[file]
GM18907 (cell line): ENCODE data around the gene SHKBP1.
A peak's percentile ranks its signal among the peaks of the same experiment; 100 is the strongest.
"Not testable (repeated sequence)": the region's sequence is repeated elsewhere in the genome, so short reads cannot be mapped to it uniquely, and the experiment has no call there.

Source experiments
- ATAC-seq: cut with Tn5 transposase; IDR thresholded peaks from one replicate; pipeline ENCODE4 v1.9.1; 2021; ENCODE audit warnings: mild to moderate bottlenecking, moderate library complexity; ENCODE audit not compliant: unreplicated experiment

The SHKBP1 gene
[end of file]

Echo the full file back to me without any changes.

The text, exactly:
GM18907 (cell line): ENCODE data around the gene SHKBP1.
A peak's percentile ranks its signal among the peaks of the same experiment; 100 is the strongest.
"Not testable (repeated sequence)": the region's sequence is repeated elsewhere in the genome, so short reads cannot be mapped to it uniquely, and the experiment has no call there.

Source experiments
- ATAC-seq: cut with Tn5 transposase; IDR thresholded peaks from one replicate; pipeline ENCODE4 v1.9.1; 2021; ENCODE audit warnings: mild to moderate bottlenecking, moderate library complexity; ENCODE audit not compliant: unreplicated experiment

The SHKBP1 gene